SEO is a great way to reach customers because search engines attract people already searching for exactly what you sell. That means they tend to have a much higher conversion rate than visitors from other sources.
Despite good intentions, many development shops unknowingly nuke the SEO value of the sites they work on.
Even if you’re not actively working on improving your SEO metrics, you’re probably not looking to drain what SEO juice you already have. That’s why it’s so alarming that despite good intentions, many development shops unknowingly nuke the SEO value of the sites they work on.
How? The main concern is duplicate content. If Google discovers your development site and crawls it, it quickly finds that every page there is a duplicate of one on your live site. Both domains are then penalized for duplicate content, driving your real site down the results page into oblivion. Additionally, if your development site is open to search engines that means it’s also open to customers and viewers. Customers placing orders on development sites never have their orders fulfilled, and viewers who bookmark a development site won’t see any new content that goes up on your live site. Both situations are to be avoided.
That’s not to say we should do away with development sites. Development sites are a key part of modern web development—when you’re building something new online, features can be disabled or flat out broken during the process, so having a safe place where you can make changes is incredibly important. You just need to be aware of the SEO risks and the strategies that exist to combat them before creating a development site.
Save That SEO Juice
Robots.txt is a text file that lives in the root directory of your website. Its job is to tell search engines what pages they can visit and which they should stay off. If you want to block search engines from viewing and indexing your development site, all you need to do is add a robots.txt file that looks like so:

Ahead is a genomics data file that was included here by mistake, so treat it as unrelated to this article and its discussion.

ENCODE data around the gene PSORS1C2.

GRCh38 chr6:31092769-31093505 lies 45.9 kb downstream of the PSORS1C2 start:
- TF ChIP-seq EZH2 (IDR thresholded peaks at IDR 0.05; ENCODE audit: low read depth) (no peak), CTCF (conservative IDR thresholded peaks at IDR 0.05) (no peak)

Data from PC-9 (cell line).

User-agent: *Disallow: /
That’s great, but comes with a caveat. If you accidentally deploy the new robots.txt to your live site, search engines will stop crawling the live site too, leading you to fall off the results page entirely until you correct the issue. That’s even worse than the duplicate content problem it was meant to solve.
We mentioned briefly that if your website is accessible to search engines, it’s also accessible to visitors. Although making sure visitors know they’re on a development site is a boon to any site, it’s most important on E-commerce sites. Customers placing orders that never get fulfilled is a terrible customer experience and it results in lost profits for you. To address that issue, you can put up a large demo notice on each page. The E-commerce platform Magento makes this quite easy—simply flip a switch in the database and a large orange banner shows up at the top of the page explaining that the site is merely a demo and that any orders placed there will not be fulfilled. Still, an ideal solution would prevent users from ever getting to the development site at all.
Full Password Protection
The best way to stop your development site from hurting your SEO ranking and misleading potential customers is to use your server’s password protection features. This requires any visitor—you, a search engine crawler, or a random visitor—to enter a username and password before any content is rendered by the server. Since you won’t be distributing your password to search engine crawlers or visitors, there’s no way for them to see content on your development site. By password protecting your development server, you don’t run the same risk of accidentally deploying changes to your live site as you do with the robots.txt solution, so you can be a lot more confident pushing changes live too.
Still A Problem?
If your web development shop isn’t doing this already, you might be losing SEO value. It’s pretty easy to patch the holes made by a non-SEO optimized development site, but the longer they sit unpatched the worse your rankings get, so make sure to fix it ASAP!
If you have questions about the topic, if you’d like to talk about fixing the damage done by a poorly implemented development site, or if you’re interested in working with us on something else, let us know! Reach out on Twitter, via email, on the phone at (720) 593-4565, or by filling out the form below. We’ll be in touch promptly!